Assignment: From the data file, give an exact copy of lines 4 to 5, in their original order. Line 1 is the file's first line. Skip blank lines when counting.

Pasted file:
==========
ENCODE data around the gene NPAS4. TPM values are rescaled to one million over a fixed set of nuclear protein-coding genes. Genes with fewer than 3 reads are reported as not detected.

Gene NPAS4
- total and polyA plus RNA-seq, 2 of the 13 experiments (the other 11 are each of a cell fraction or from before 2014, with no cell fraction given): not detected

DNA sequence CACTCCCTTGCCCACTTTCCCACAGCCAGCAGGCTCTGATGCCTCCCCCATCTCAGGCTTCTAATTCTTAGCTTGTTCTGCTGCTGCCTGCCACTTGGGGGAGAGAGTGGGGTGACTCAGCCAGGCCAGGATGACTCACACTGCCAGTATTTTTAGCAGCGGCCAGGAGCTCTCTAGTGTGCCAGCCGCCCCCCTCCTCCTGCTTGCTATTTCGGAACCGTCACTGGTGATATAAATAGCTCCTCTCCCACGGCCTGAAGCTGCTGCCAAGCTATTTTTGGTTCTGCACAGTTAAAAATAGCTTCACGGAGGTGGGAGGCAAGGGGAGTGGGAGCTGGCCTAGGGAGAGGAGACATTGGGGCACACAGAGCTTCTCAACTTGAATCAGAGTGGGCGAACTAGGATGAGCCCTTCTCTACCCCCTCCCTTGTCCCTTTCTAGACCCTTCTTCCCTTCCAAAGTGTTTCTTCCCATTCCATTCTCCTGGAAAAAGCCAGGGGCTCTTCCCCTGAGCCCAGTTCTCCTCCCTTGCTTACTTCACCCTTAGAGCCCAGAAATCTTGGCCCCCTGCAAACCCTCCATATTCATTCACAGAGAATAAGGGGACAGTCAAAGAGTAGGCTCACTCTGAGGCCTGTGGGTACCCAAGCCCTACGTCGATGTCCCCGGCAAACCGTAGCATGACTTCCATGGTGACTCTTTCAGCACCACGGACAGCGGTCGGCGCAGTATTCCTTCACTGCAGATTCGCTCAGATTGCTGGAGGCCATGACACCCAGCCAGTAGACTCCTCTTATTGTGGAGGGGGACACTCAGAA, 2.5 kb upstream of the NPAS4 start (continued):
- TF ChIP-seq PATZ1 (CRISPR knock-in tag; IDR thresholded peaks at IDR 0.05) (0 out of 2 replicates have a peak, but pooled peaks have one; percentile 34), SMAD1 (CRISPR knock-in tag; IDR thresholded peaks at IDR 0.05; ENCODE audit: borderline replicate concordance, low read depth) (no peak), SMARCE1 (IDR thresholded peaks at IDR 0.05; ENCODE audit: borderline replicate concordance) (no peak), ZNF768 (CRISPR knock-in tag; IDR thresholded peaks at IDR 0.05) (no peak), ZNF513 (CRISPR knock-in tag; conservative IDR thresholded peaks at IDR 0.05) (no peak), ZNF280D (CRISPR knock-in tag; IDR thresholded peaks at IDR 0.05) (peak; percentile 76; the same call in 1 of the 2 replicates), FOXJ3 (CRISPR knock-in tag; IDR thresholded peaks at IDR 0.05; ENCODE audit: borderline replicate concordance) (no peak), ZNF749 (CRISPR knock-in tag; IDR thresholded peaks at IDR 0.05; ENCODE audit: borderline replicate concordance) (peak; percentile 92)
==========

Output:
DNA sequence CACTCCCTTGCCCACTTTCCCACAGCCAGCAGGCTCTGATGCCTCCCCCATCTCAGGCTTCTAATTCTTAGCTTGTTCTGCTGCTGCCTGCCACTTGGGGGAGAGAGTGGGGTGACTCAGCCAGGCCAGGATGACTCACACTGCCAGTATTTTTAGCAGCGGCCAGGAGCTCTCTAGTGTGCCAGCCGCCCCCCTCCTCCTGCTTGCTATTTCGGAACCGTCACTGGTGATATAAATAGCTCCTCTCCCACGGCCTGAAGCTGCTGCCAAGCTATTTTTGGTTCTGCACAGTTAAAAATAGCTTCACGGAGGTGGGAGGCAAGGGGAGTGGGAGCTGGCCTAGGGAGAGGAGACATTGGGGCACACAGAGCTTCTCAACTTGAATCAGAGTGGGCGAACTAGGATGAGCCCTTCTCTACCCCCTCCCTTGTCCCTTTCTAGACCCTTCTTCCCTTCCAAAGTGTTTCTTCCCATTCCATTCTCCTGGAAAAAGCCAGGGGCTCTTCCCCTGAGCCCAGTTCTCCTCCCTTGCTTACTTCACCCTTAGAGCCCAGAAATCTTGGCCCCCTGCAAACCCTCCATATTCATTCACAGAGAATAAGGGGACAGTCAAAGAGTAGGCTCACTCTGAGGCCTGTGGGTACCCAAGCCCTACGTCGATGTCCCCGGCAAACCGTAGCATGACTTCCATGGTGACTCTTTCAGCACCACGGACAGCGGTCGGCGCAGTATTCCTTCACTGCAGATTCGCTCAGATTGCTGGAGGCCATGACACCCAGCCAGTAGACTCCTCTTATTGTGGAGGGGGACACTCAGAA, 2.5 kb upstream of the NPAS4 start (continued):
- TF ChIP-seq PATZ1 (CRISPR knock-in tag; IDR thresholded peaks at IDR 0.05) (0 out of 2 replicates have a peak, but pooled peaks have one; percentile 34), SMAD1 (CRISPR knock-in tag; IDR thresholded peaks at IDR 0.05; ENCODE audit: borderline replicate concordance, low read depth) (no peak), SMARCE1 (IDR thresholded peaks at IDR 0.05; ENCODE audit: borderline replicate concordance) (no peak), ZNF768 (CRISPR knock-in tag; IDR thresholded peaks at IDR 0.05) (no peak), ZNF513 (CRISPR knock-in tag; conservative IDR thresholded peaks at IDR 0.05) (no peak), ZNF280D (CRISPR knock-in tag; IDR thresholded peaks at IDR 0.05) (peak; percentile 76; the same call in 1 of the 2 replicates), FOXJ3 (CRISPR knock-in tag; IDR thresholded peaks at IDR 0.05; ENCODE audit: borderline replicate concordance) (no peak), ZNF749 (CRISPR knock-in tag; IDR thresholded peaks at IDR 0.05; ENCODE audit: borderline replicate concordance) (peak; percentile 92)